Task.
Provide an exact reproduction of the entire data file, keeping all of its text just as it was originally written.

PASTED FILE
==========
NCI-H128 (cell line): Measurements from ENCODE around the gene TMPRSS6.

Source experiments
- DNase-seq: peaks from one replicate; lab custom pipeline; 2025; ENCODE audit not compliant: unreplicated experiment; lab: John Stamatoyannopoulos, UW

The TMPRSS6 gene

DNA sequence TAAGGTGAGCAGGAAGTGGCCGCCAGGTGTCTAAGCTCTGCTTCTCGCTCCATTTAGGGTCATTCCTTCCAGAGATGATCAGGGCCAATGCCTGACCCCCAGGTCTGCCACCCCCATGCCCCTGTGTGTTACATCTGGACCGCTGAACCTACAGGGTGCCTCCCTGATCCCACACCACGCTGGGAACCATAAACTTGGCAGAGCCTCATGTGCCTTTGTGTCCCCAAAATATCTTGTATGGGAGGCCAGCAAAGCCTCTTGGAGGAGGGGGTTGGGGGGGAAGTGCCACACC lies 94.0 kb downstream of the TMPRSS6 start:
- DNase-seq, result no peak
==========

NCI-H128 (cell line): Measurements from ENCODE around the gene TMPRSS6.

Source experiments
- DNase-seq: peaks from one replicate; lab custom pipeline; 2025; ENCODE audit not compliant: unreplicated experiment; lab: John Stamatoyannopoulos, UW

The TMPRSS6 gene

DNA sequence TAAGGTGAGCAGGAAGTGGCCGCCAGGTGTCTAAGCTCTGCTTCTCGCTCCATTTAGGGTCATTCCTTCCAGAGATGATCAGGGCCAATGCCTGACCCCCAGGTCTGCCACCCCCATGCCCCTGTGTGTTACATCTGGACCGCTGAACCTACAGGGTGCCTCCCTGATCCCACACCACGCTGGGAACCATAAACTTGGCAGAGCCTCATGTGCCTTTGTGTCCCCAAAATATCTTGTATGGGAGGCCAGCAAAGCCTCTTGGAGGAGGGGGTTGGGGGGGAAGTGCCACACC lies 94.0 kb downstream of the TMPRSS6 start:
- DNase-seq, result no peak